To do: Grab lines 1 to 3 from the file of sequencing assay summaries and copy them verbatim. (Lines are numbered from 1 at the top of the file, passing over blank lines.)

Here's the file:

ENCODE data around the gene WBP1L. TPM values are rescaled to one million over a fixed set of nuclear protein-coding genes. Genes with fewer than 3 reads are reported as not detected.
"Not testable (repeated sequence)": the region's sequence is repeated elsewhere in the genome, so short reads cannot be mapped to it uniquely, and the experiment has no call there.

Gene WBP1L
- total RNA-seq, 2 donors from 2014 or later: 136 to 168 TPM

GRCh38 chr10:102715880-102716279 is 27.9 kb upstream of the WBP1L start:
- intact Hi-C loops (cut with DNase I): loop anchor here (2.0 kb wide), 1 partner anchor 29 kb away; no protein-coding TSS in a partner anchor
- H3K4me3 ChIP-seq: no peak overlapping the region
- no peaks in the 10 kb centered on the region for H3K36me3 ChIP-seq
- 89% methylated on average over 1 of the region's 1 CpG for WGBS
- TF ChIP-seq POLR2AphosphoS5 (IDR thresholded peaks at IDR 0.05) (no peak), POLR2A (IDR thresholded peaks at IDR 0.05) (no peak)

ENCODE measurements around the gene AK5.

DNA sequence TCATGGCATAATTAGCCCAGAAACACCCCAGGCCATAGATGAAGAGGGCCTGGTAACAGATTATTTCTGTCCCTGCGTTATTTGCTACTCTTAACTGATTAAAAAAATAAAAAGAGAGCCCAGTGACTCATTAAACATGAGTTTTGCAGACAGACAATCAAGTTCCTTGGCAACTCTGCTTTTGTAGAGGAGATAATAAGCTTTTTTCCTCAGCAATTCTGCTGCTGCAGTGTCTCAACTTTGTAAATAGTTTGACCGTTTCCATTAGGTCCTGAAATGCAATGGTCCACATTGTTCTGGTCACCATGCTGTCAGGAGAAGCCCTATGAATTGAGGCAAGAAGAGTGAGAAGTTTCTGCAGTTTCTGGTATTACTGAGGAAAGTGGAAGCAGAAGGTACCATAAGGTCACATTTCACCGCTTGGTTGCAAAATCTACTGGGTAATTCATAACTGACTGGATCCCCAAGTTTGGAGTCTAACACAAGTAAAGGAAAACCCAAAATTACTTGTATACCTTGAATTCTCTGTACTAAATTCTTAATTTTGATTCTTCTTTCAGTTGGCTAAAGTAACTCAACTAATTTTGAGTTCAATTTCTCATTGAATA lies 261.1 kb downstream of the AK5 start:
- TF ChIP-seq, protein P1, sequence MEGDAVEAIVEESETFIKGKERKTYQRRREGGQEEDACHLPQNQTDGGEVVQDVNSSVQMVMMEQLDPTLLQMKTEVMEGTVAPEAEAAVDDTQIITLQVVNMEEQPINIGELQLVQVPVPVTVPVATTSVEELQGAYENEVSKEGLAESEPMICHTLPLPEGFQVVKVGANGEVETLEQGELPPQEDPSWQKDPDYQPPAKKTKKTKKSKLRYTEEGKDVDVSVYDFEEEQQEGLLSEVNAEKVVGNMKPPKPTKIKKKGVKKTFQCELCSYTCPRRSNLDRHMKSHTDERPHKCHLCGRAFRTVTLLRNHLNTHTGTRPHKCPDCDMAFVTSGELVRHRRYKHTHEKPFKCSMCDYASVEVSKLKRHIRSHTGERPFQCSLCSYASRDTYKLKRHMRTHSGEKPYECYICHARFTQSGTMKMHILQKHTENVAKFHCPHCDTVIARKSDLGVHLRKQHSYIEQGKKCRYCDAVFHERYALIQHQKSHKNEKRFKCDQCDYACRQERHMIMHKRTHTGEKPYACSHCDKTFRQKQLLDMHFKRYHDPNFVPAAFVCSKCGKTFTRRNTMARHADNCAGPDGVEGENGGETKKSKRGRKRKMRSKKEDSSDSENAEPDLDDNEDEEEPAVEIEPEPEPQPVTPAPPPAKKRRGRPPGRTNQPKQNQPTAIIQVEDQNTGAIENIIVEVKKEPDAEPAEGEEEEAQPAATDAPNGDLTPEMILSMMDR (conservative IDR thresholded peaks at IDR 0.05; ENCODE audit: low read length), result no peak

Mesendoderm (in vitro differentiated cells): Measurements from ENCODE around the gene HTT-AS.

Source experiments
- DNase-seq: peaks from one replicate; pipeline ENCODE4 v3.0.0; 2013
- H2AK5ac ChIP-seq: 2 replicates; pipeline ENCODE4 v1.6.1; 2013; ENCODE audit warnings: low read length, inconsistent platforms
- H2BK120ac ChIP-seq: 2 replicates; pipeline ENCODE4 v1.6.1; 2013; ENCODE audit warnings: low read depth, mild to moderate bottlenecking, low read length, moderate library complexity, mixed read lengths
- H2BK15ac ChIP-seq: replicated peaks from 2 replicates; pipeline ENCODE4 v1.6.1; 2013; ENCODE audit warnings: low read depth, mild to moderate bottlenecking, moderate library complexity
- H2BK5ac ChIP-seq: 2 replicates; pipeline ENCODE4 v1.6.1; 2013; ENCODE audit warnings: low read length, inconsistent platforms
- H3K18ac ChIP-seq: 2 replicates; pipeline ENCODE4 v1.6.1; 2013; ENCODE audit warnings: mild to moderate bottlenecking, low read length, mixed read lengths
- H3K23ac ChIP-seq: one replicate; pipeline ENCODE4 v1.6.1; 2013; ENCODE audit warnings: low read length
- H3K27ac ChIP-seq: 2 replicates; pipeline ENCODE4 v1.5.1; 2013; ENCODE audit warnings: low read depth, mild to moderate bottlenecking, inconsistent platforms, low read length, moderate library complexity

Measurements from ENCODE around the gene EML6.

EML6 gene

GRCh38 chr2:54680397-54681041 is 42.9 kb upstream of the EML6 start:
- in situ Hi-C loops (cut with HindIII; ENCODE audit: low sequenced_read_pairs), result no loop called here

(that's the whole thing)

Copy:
ENCODE data around the gene WBP1L. TPM values are rescaled to one million over a fixed set of nuclear protein-coding genes. Genes with fewer than 3 reads are reported as not detected.
"Not testable (repeated sequence)": the region's sequence is repeated elsewhere in the genome, so short reads cannot be mapped to it uniquely, and the experiment has no call there.

Gene WBP1L